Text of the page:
The result of the serial correlation test of VECM residuals shows that they are not serially correlated, as the null hypothesis of “no serial correlation” in the residuals is not being rejected. Again, the result is shown in Table 8 (last column) indicates no heteroscedasticity problem in the concerned model because the underlying null hypothesis of “no heteroscedasticity” is not rejected. But, somehow at odd, the result of the JarqueBere test advocates the model residual is found to be nonnormal. Though the errors do not follow a normal distribution but looking at the theoretical consistency and aptness of the concerned model, it is logical to ignore this issue as the analysis considers a lengthy data series. Besides, the normality problem does not always signify the nonviability of the model used and there may some other factors which significantly influence the pattern of the relationship (Geamanu, 2014). A bunch of other unobserved determinants may influence the oil price and energy stock price relationship.
The cumulative sum of recursive residuals (CUSUM) test is estimated to test the stability of the estimated coefficients. The results of the CUSUM test depicted in Figure 1 suggest that at a 5% level of significance the parameters of the model are stable over the period of the study. So, this part of the investigation ensures the acceptability of the model and the robustness of the results.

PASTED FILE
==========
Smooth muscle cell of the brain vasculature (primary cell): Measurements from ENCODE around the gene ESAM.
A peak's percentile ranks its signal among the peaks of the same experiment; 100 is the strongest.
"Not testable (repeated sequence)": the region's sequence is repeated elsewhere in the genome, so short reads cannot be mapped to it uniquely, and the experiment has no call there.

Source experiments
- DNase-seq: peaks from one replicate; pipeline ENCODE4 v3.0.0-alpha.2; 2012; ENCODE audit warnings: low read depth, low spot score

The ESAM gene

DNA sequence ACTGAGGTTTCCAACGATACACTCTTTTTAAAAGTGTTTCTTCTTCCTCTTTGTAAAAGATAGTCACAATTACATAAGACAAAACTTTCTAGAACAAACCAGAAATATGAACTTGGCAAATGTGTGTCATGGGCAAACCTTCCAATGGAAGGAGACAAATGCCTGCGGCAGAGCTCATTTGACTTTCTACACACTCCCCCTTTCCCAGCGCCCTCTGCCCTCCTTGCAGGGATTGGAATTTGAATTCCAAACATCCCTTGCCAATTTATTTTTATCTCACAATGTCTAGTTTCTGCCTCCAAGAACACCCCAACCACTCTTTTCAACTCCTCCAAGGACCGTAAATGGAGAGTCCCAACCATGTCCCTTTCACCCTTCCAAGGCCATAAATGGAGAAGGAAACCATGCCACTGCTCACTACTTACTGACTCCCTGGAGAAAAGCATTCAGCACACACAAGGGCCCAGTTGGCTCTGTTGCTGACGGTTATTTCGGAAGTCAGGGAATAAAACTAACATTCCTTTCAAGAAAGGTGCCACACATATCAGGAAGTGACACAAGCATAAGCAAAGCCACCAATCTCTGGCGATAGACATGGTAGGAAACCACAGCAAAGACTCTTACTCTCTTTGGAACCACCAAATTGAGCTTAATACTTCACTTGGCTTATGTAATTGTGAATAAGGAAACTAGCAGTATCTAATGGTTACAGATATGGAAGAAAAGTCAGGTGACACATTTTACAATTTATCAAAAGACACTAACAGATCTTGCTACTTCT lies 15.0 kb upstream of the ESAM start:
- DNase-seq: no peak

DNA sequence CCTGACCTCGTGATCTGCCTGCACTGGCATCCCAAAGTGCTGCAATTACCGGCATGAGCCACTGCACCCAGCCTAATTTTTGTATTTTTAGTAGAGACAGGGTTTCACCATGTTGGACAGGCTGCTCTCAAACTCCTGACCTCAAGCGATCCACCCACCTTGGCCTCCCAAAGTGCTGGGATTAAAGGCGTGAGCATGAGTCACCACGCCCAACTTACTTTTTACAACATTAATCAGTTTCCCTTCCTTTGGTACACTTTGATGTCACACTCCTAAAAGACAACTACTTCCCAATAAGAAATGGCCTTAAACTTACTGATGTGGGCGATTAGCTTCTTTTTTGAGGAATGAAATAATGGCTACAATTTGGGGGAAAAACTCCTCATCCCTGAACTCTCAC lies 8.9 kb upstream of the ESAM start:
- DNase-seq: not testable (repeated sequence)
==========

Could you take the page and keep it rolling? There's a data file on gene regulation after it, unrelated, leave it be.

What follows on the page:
Findings from the causality test
As the variables are cointegrated, the standard Granger test is misspecified and the error correction mechanism suggested by Engle and Granger (1987) is estimated to establish the longrun and the shortrun causal relationship between the variables. The result of the longrun and the shortrun causality tests under the VECM framework are reported below:
Longrun causality.
The tvalues associated with the error correction terms of VECM, reported in Table 7 indicate the existence of significant bidirectional longrun causality. The coefficients of the error correction term −0.037981 and −0.00793 are statistically significant at the 1% level which indicates that fluctuation in international oil price influences the BSE Energy indices and conversely, BSE Energy indices Shocks cause oil price fluctuations in longrun.
Shortrun causality.
The results of the shortrun causality test between the variables based on the VEC Granger Causality test are reported in Table 9.
According to the obtained results, it can be documented that there also exists a unidirectional shortrun causal relationship between oil price and BSE Energy index and the direction shows from oil price to BSE Energy index but not the viceversa.
Results of variance decomposition test and impulse response function analysis
Finally, the study estimates the VDT and IRF under the VECM framework to determine the dynamic relationship between the international crude price fluctuation and the movement of the Indian energy index. Table 10 indicates that international oil price is strongly exogenous because almost 96% of its variance is explained by its own innovation even after 24 months i.e. two years and in this way, innovation in the international oil price itself remains the main driver behind its ripples, while the explanatory power of BSE Energy index is found insignificant. A very small portion, nearly 4%, of the forecast error variance of international oil price is explained by the BSE Energy index at the end of said time horizon in the future. The results also depict that in the very short period or initially the BSE Energy index behaves as strongly exogenous, but it gradually loses the explanatory power to forecast its own error variance and becomes strongly endogenous at the end of the 2^{nd} year. Where, a significant portion, i.e. more than 46% forecast error variance of the BSE Energy index is explained by the international oil price.